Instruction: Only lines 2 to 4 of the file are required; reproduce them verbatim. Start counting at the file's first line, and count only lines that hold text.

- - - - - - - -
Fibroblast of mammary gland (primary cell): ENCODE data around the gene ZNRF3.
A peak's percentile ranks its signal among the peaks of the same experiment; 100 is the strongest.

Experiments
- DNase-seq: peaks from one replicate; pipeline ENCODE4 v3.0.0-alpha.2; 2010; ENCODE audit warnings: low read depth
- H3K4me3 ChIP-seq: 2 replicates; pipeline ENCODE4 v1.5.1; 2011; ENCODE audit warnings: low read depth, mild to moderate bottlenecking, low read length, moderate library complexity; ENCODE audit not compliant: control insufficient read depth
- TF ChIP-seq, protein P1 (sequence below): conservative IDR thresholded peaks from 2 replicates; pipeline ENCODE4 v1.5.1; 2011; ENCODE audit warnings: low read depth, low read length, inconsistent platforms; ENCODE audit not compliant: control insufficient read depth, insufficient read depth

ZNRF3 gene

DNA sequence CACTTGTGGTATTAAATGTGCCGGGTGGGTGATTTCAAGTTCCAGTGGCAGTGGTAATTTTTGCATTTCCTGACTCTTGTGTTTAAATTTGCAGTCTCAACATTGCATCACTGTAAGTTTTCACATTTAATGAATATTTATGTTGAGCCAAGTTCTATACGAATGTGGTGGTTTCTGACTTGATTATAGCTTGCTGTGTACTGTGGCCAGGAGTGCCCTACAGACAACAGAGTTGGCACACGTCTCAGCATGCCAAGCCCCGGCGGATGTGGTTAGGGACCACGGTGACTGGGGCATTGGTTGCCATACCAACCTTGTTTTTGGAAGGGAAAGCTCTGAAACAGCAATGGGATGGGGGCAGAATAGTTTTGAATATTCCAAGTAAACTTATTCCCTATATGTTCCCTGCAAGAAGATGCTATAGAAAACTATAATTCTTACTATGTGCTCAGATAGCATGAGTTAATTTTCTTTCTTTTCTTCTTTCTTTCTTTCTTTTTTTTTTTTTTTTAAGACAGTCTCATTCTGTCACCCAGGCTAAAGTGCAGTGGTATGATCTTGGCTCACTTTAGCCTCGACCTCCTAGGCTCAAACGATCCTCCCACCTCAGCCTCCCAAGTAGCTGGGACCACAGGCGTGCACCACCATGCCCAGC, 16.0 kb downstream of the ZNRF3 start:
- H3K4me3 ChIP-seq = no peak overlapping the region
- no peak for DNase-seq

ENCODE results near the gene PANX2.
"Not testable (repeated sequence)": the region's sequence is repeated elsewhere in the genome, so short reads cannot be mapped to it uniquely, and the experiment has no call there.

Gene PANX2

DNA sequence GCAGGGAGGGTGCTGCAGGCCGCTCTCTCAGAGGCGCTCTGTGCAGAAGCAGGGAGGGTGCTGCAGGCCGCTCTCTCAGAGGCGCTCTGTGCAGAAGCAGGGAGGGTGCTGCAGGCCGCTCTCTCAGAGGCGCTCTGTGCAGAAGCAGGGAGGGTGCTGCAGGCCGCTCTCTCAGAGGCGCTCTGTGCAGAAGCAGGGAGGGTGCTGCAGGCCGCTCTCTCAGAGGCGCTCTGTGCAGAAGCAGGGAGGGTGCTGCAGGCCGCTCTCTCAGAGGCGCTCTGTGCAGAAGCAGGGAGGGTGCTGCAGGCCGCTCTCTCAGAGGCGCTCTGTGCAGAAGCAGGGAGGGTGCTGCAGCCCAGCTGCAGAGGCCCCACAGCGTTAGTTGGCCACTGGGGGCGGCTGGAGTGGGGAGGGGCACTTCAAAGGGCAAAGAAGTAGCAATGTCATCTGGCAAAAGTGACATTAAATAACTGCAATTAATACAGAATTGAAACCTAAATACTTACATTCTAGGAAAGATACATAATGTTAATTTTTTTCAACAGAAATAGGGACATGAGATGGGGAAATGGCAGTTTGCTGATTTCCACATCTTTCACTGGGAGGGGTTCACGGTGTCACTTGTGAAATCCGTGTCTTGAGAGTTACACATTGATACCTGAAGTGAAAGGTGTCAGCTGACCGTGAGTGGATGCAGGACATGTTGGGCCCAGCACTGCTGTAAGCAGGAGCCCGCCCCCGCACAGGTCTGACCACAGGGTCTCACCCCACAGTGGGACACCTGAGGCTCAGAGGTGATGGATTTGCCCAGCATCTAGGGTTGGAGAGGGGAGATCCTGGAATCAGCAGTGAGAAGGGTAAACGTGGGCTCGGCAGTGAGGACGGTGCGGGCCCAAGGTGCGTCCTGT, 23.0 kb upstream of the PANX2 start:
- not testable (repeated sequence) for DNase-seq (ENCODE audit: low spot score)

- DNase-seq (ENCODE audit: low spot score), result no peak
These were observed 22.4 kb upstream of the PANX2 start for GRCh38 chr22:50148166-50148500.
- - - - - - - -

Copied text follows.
A peak's percentile ranks its signal among the peaks of the same experiment; 100 is the strongest.

Experiments
- DNase-seq: peaks from one replicate; pipeline ENCODE4 v3.0.0-alpha.2; 2010; ENCODE audit warnings: low read depth